Joel Peregrine of Peregrine Wedding Films in Whitefish Bay, Wisconsin, echoes Von Lanken's enthusiasm. "They're an amazing addition to a reception and an unexpected treat that everyone appreciates," he says. "Plus, it offers your company wide exposure to the most relevant audience imaginable."
Of course, it takes a lot of hard work to get to that payoff, beginning with even more extensive pre-planning than you might otherwise do for a more traditional wedding shoot. Williams estimates that 80% of his wedding-day edits are produced before the ceremony, and many videographers consider the WDE an extension of the love story videos that already are part-and-parcel of virtually every videographer's wedding package. Williams often shoots interviews with the bride and groom or other family members, exterior venue shots, and even "walk-in-the-park B-roll" footage ahead of time. "Then we leave space on the pre-produced timeline to drop in the dress, processional, kiss, recessional, and any same-day content that will fill in the blanks," he says.
For the Von Lankens, the pre-planning begins with the music selections. After the bride and groom have picked the music, Mark says he and Trisha visualize where in the song key shots will take place, like the bride's entrance, the vows, the kiss, and any romantic shots the couple wants in the footage. Then, they determine how much of the song will be used for establishing and prep shots, often placing titles in key places on the timeline. "It helps you when you are in the pressure of the moment," he says. "Typically, we'll have the exterior establishing shots already on the timeline and edited to the music. We've done some wedding-day edits where they flowed seamlessly into the love story, or were even in the middle of the love story."
Peregrine doesn't offer love stories, but will add a wedding-day edit to photo montages of the couple growing up and dating each other, which he of course completes before the wedding day. "It's very important to have a copy of the photo montage without the WDE ready to go should anything go wrong with the WDE process, such as computer failure or an unforeseen time crunch that makes the wedding-day edit impossible," he adds.
Packing and Planning
Indeed, since a same-day edit is as close as many videographers ever get to producing a live event, it calls for even more contingency plans than a traditional shoot. It's important to have that love story or photo montage ready to go in the worst-case scenario, but it's more important to do everything in your power to make sure you can deliver the wedding-day edit as promised. "Bring backups," Williams says, referring to each and every piece of equipment you bring on the shoot. "And then bring backups for your backups."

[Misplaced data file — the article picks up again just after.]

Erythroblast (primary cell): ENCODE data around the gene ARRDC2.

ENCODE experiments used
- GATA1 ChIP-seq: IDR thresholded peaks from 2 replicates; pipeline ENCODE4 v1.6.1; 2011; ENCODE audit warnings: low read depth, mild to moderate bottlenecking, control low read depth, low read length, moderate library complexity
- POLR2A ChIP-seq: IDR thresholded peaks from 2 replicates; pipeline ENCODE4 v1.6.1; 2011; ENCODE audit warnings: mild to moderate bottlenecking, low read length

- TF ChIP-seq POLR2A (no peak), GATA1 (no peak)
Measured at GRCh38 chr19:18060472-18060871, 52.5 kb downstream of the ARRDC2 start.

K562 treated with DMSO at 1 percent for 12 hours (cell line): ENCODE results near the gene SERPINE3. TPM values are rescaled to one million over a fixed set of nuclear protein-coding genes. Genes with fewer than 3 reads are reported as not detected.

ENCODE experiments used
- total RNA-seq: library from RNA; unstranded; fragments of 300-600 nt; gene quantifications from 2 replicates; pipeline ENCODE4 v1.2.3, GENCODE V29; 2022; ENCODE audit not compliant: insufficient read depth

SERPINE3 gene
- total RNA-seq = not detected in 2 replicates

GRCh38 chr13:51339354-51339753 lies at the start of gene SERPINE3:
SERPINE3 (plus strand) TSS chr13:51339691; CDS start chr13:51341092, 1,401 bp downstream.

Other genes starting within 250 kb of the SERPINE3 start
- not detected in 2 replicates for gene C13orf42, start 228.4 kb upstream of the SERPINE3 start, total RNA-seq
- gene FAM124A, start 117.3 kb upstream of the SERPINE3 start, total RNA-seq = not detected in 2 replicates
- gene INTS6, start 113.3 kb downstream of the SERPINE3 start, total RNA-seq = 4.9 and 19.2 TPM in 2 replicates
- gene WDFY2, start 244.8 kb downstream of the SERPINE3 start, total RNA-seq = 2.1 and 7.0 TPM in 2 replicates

That might include extra staff. Both Williams and Von Lanken say they won't do a wedding-day edit without at least two, preferably three, people on site, because of the mission-critical nature of the shoot. Williams typically makes sure he has one primary camera operator, an assistant shooter, and then another person to do the editing; Von Lanken says they usually have two shooters, with a third stepping in towards the end while one of the two primary camera operators takes on the editing. "The biggest fear is that you'll miss something while you edit," Williams says.
The number of camera operators often is a function of local wedding traditions. In the Midwest, where Peregrine shoots, there is typically a two- or even three-hour break between the ceremony and the reception, and so he prefers to do it all himself, knowing that he's got that much uninterrupted time to work on the edit. (If the couple wants coverage of secondary locations other than the ceremony, he hires another camera operator, but he makes sure that person is available before even committing to a WDE in those situations.)